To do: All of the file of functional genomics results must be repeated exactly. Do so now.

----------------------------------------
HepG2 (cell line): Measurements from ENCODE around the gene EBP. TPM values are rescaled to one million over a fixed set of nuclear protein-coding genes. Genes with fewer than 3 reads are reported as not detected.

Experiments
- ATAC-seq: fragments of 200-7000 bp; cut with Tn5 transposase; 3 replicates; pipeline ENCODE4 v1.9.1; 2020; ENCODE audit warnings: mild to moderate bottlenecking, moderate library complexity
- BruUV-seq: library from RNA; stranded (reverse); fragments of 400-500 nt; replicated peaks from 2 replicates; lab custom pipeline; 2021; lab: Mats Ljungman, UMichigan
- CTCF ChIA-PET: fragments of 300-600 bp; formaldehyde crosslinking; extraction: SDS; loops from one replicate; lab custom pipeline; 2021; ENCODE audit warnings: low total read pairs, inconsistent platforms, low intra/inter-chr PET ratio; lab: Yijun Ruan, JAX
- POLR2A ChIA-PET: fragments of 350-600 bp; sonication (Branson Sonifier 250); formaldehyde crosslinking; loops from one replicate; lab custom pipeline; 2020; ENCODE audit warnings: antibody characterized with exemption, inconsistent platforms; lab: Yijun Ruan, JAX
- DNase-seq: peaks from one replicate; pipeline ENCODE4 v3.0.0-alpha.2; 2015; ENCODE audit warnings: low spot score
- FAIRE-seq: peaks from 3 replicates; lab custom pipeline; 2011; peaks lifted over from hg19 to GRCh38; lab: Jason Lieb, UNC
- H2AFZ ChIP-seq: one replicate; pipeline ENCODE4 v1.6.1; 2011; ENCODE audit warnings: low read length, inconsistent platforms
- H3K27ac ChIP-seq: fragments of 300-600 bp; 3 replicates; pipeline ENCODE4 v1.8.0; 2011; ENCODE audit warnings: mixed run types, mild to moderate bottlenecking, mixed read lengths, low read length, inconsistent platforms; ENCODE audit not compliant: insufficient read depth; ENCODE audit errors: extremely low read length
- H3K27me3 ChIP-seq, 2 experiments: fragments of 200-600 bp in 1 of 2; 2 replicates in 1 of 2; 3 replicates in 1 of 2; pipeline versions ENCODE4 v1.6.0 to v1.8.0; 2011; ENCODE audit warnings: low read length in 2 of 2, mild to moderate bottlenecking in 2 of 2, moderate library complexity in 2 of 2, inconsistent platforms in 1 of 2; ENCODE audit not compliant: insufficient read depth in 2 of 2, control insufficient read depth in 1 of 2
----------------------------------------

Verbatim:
HepG2 (cell line): Measurements from ENCODE around the gene EBP. TPM values are rescaled to one million over a fixed set of nuclear protein-coding genes. Genes with fewer than 3 reads are reported as not detected.

Experiments
- ATAC-seq: fragments of 200-7000 bp; cut with Tn5 transposase; 3 replicates; pipeline ENCODE4 v1.9.1; 2020; ENCODE audit warnings: mild to moderate bottlenecking, moderate library complexity
- BruUV-seq: library from RNA; stranded (reverse); fragments of 400-500 nt; replicated peaks from 2 replicates; lab custom pipeline; 2021; lab: Mats Ljungman, UMichigan
- CTCF ChIA-PET: fragments of 300-600 bp; formaldehyde crosslinking; extraction: SDS; loops from one replicate; lab custom pipeline; 2021; ENCODE audit warnings: low total read pairs, inconsistent platforms, low intra/inter-chr PET ratio; lab: Yijun Ruan, JAX
- POLR2A ChIA-PET: fragments of 350-600 bp; sonication (Branson Sonifier 250); formaldehyde crosslinking; loops from one replicate; lab custom pipeline; 2020; ENCODE audit warnings: antibody characterized with exemption, inconsistent platforms; lab: Yijun Ruan, JAX
- DNase-seq: peaks from one replicate; pipeline ENCODE4 v3.0.0-alpha.2; 2015; ENCODE audit warnings: low spot score
- FAIRE-seq: peaks from 3 replicates; lab custom pipeline; 2011; peaks lifted over from hg19 to GRCh38; lab: Jason Lieb, UNC
- H2AFZ ChIP-seq: one replicate; pipeline ENCODE4 v1.6.1; 2011; ENCODE audit warnings: low read length, inconsistent platforms
- H3K27ac ChIP-seq: fragments of 300-600 bp; 3 replicates; pipeline ENCODE4 v1.8.0; 2011; ENCODE audit warnings: mixed run types, mild to moderate bottlenecking, mixed read lengths, low read length, inconsistent platforms; ENCODE audit not compliant: insufficient read depth; ENCODE audit errors: extremely low read length
- H3K27me3 ChIP-seq, 2 experiments: fragments of 200-600 bp in 1 of 2; 2 replicates in 1 of 2; 3 replicates in 1 of 2; pipeline versions ENCODE4 v1.6.0 to v1.8.0; 2011; ENCODE audit warnings: low read length in 2 of 2, mild to moderate bottlenecking in 2 of 2, moderate library complexity in 2 of 2, inconsistent platforms in 1 of 2; ENCODE audit not compliant: insufficient read depth in 2 of 2, control insufficient read depth in 1 of 2